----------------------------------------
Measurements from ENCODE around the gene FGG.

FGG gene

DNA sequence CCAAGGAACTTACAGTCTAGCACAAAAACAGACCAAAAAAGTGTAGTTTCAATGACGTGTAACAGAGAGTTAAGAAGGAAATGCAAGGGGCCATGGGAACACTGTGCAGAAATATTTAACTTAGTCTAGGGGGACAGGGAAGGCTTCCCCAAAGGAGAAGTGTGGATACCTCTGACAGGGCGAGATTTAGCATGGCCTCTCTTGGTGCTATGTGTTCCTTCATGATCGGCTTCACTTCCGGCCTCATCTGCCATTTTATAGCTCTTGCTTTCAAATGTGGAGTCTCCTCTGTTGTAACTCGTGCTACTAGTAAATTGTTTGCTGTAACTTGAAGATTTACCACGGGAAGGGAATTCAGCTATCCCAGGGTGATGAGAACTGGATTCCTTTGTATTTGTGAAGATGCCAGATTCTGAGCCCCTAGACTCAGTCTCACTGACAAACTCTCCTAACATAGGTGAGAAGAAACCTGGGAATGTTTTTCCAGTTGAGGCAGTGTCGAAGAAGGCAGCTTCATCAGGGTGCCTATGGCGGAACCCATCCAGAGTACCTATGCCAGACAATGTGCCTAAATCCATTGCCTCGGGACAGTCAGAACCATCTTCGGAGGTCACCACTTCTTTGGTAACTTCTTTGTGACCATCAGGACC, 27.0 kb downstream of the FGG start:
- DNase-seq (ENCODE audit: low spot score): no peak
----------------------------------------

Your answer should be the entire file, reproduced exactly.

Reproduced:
Measurements from ENCODE around the gene FGG.

FGG gene

DNA sequence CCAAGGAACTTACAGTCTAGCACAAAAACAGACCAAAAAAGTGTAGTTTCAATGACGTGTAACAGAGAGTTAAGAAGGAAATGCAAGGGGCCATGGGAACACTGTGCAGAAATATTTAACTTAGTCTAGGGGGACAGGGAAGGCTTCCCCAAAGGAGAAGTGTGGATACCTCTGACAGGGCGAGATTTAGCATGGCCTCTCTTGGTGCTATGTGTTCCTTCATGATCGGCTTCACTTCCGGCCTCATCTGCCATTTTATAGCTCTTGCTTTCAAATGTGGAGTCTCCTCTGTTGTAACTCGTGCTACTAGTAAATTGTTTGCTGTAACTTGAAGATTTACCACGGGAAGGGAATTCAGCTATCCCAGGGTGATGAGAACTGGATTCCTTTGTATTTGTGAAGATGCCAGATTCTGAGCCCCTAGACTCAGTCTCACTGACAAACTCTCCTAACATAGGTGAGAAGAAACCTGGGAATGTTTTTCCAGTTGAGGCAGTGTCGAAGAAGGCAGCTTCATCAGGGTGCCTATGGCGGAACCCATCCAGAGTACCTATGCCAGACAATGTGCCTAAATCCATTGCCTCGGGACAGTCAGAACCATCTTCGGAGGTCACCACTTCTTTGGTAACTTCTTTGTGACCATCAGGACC, 27.0 kb downstream of the FGG start:
- DNase-seq (ENCODE audit: low spot score): no peak